Long Inquiries Causing Stress And Anxiety

INVESTIGATIONS into officer conduct are still taking too long to resolve, as new figures show that enquiries are quicker when carried out at a local level than under IOPC supervision.

The Independent Office for Police Conduct (IOPC) found that from April 2019 to January 2020, internal investigations into complaints against officers supervised by the IOPC took an average of more than two years to complete, compared to just over five months for unsupervised ones.

However, these are the last statistics before the police complaints and disciplinary systems were reformed in February 2020. The changes aim to resolve more complaints at a local level.
The IOPC’s 2019/20 Annual Report showed that 35% of their investigations were completed within six months, and 83% within 12 months.

Hampshire Police Federation Chair Zoë Wakefield said that while this was “good news”, most cases were still taking too long to complete.

She explained: “But there are still many cases which take far too long to investigate and resolve. Those cases that the IOPC have highlighted that were resolved within a year, I wonder how many should have been resolved a lot quicker?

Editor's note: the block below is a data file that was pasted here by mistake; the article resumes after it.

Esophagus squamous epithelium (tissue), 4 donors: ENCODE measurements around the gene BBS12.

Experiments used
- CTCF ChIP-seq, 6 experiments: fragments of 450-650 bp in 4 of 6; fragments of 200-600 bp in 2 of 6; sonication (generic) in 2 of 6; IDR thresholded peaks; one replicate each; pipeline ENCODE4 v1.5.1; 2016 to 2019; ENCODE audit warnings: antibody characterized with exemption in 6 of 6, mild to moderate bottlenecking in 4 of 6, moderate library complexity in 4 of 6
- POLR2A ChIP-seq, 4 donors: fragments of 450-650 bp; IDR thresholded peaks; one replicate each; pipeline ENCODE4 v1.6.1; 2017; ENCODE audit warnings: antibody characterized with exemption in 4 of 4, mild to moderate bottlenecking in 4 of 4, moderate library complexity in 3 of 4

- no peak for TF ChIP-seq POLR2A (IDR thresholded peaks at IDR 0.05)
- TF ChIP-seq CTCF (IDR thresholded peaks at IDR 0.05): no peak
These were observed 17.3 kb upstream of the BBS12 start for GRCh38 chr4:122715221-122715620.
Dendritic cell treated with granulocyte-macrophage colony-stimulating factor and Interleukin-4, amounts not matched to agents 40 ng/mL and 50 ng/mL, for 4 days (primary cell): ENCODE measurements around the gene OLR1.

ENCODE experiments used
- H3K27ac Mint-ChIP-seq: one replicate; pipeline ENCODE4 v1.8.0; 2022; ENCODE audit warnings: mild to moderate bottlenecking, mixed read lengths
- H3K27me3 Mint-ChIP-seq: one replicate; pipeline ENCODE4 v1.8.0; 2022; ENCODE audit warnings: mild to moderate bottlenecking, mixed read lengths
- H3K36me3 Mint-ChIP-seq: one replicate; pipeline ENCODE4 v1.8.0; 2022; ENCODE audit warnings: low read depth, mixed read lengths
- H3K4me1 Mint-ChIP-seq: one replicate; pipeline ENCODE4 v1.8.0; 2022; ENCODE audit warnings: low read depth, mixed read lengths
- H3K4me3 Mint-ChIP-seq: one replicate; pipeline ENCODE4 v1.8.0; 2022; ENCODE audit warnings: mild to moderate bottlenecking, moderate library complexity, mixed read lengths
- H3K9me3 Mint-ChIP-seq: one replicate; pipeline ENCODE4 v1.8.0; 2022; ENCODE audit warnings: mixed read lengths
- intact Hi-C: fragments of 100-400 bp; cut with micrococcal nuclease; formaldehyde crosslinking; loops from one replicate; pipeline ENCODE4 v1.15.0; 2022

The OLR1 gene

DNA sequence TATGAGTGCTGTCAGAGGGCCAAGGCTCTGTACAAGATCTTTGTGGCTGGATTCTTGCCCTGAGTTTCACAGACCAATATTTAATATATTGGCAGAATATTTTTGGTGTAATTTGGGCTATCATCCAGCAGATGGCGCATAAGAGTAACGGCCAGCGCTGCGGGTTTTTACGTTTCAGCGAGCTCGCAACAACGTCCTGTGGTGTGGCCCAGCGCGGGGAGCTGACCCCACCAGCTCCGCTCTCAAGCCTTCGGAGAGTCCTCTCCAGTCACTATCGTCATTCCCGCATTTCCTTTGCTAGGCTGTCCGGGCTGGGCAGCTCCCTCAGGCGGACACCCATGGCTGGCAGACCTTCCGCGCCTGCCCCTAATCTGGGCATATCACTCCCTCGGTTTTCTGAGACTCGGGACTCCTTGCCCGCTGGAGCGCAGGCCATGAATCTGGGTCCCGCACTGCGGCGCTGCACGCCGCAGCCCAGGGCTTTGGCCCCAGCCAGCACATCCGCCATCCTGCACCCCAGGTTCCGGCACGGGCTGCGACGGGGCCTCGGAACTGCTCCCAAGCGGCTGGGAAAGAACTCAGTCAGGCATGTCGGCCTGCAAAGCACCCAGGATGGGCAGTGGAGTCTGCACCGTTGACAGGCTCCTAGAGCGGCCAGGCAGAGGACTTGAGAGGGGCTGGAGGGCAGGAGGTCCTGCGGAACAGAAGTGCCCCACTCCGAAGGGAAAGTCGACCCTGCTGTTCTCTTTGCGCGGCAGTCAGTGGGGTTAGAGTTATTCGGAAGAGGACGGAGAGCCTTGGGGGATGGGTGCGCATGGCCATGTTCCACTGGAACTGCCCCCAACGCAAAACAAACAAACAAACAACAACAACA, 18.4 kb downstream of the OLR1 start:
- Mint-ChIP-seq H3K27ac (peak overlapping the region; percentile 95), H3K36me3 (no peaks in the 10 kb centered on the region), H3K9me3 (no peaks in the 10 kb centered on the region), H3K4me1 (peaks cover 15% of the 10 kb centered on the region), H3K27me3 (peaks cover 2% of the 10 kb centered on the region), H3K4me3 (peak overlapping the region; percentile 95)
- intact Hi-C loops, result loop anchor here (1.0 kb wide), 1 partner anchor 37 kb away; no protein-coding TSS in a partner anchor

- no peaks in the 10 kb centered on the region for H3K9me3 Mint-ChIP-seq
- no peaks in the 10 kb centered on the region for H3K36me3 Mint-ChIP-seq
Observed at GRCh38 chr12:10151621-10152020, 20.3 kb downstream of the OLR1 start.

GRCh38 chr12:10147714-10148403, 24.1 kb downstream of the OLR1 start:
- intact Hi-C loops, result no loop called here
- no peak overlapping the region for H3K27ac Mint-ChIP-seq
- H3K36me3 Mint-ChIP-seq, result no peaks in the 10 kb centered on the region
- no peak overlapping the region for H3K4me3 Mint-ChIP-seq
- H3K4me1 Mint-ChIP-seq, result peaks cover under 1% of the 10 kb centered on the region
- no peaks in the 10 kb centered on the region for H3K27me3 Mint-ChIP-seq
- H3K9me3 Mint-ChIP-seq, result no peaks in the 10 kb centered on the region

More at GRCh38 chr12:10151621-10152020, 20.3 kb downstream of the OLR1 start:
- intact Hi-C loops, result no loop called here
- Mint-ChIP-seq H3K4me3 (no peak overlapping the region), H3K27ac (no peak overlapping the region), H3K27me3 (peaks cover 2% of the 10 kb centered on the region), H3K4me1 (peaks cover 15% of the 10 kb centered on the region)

“A year is a very long time to be under investigation. It causes officers a great deal of stress and anxiety. If we were investigating a crime, we would be criticised for the investigation taking that long.”

Zoë added that she would like to see more detail about the cases that were resolved within a year, saying: “Is that good news, or are they actually very simple cases that should have been resolved within six months?”

The IOPC said the new changes that were brought in during 2020 aim to “simplify the complaints system, making it easier to navigate and putting a greater emphasis on handling complaints in a reasonable and proportionate manner”.

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